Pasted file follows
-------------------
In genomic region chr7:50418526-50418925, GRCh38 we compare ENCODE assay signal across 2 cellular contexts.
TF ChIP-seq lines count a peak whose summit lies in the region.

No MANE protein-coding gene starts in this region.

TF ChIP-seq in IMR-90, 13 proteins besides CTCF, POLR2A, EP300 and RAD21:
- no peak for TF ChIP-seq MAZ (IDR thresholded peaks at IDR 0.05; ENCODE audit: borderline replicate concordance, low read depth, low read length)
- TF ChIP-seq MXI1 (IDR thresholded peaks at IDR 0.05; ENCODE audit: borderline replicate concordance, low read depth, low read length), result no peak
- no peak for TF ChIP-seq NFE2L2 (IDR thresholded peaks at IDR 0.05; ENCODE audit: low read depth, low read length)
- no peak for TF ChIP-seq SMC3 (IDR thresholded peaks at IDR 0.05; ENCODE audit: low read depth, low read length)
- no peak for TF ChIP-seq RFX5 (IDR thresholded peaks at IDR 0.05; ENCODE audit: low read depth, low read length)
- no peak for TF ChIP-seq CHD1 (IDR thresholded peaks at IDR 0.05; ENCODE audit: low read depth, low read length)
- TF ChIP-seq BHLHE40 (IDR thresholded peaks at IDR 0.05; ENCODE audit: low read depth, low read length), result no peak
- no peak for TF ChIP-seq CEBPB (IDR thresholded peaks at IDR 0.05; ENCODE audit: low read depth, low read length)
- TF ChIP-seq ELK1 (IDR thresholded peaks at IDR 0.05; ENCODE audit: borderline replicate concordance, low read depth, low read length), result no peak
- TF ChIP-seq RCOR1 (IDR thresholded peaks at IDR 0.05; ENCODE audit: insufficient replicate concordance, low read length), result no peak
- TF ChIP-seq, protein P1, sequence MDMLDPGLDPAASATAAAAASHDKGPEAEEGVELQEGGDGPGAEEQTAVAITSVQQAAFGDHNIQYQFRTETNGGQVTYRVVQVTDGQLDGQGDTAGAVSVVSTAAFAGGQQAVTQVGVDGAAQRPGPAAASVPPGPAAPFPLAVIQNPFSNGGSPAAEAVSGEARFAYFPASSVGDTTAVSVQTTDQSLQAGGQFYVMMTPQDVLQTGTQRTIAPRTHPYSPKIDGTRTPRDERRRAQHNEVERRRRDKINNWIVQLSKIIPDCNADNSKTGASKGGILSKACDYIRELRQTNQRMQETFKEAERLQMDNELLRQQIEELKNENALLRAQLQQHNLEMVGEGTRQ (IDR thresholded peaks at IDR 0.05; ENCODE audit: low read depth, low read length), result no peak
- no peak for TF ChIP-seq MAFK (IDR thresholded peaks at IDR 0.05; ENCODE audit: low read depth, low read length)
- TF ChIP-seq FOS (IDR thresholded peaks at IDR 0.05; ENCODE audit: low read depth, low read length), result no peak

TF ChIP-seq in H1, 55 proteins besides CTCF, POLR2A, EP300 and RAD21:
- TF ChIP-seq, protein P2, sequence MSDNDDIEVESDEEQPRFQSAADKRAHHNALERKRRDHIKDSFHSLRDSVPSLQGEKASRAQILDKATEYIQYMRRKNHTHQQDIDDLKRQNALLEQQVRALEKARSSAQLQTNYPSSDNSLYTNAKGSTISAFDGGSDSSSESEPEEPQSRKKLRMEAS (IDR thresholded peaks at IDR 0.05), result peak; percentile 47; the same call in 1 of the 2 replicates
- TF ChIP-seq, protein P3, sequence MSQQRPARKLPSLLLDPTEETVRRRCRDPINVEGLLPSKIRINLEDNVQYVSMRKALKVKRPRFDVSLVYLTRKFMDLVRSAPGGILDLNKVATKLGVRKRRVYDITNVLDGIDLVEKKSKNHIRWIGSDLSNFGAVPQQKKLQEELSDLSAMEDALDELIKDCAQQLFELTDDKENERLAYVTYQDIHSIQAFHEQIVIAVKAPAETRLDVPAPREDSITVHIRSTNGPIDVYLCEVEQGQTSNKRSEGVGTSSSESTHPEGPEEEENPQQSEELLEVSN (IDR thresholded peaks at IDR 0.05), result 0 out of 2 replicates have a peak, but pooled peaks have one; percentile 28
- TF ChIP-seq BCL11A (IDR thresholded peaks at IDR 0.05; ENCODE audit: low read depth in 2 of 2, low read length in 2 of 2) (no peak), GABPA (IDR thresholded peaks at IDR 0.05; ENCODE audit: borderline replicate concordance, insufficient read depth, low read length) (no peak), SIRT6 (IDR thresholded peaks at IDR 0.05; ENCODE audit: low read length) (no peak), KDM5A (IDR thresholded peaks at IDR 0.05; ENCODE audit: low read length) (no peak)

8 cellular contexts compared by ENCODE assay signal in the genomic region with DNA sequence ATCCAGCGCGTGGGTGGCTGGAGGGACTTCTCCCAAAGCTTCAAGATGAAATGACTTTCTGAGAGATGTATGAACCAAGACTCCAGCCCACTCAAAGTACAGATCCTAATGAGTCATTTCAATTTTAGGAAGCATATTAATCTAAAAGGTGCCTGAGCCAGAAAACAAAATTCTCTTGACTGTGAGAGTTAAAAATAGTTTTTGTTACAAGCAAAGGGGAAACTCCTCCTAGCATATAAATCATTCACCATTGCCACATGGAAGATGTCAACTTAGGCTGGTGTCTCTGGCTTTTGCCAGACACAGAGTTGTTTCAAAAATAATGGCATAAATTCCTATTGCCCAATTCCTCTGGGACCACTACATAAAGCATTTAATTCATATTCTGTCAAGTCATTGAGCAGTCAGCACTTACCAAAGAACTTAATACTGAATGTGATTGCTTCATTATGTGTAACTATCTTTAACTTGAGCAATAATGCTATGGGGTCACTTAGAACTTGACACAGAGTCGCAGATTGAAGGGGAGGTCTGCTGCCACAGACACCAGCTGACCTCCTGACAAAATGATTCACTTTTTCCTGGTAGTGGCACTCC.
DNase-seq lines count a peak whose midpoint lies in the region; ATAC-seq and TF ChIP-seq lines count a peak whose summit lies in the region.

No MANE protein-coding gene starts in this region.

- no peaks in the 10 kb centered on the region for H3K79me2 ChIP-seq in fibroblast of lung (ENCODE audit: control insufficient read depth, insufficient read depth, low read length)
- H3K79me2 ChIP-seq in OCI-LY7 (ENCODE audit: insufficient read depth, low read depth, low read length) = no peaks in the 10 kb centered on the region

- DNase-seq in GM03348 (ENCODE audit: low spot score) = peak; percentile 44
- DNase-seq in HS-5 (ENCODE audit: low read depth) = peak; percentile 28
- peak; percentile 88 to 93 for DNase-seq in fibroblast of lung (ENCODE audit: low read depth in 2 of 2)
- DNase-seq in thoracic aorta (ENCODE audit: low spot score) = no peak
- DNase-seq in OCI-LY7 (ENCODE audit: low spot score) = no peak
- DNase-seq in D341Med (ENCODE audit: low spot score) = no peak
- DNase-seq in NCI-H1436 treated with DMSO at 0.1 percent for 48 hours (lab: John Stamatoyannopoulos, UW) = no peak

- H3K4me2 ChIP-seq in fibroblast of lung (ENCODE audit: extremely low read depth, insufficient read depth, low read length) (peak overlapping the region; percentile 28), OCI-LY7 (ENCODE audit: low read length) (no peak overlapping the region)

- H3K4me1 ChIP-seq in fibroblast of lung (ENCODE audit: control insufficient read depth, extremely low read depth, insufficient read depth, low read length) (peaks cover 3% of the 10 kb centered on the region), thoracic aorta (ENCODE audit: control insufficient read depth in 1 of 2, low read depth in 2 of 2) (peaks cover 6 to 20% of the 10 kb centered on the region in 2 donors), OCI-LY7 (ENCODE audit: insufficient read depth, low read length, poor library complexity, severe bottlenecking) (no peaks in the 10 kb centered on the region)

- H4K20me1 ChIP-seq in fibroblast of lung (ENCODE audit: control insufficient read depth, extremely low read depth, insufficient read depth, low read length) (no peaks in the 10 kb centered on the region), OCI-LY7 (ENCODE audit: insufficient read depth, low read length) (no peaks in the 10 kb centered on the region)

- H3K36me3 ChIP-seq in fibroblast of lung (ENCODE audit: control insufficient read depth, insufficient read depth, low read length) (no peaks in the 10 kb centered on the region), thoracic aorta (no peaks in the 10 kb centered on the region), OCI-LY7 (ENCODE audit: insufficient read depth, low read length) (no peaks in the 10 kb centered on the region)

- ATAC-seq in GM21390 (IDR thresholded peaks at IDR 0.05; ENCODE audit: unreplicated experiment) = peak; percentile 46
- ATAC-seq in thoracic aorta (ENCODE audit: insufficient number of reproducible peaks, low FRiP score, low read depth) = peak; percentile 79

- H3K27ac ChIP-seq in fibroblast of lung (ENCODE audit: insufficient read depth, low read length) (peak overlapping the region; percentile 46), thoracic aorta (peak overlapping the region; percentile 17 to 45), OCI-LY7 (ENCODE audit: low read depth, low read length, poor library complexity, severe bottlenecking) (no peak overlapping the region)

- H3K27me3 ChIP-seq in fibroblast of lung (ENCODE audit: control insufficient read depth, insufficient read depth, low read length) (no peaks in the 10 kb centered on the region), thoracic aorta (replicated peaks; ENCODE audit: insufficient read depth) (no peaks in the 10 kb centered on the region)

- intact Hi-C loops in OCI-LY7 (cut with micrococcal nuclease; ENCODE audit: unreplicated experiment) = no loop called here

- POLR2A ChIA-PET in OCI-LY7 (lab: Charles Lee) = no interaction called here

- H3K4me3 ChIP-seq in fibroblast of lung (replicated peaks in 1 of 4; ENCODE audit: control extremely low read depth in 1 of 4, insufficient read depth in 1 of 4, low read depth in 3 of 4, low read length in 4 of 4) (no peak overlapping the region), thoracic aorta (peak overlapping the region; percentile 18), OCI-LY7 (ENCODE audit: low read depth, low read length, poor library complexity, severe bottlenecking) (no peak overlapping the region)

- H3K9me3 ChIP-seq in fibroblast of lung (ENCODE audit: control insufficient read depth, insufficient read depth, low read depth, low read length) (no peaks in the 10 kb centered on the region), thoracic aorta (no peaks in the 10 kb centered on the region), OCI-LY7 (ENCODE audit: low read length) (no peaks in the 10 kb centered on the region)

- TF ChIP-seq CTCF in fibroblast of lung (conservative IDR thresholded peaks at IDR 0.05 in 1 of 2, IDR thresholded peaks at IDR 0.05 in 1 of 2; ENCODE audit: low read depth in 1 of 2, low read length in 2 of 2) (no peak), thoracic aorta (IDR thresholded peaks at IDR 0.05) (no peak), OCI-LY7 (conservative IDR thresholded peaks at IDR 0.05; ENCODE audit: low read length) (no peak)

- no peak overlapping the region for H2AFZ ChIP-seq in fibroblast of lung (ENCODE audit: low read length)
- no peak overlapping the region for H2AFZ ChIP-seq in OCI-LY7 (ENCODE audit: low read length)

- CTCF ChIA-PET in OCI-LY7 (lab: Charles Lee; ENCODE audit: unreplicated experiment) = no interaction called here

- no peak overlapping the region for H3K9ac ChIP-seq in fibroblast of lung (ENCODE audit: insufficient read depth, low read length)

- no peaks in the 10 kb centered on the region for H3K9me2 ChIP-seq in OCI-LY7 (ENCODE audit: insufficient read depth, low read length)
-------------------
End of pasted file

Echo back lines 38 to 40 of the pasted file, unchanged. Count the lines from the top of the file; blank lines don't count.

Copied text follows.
- ATAC-seq in GM21390 (IDR thresholded peaks at IDR 0.05; ENCODE audit: unreplicated experiment) = peak; percentile 46
- ATAC-seq in thoracic aorta (ENCODE audit: insufficient number of reproducible peaks, low FRiP score, low read depth) = peak; percentile 79

- H3K27ac ChIP-seq in fibroblast of lung (ENCODE audit: insufficient read depth, low read length) (peak overlapping the region; percentile 46), thoracic aorta (peak overlapping the region; percentile 17 to 45), OCI-LY7 (ENCODE audit: low read depth, low read length, poor library complexity, severe bottlenecking) (no peak overlapping the region)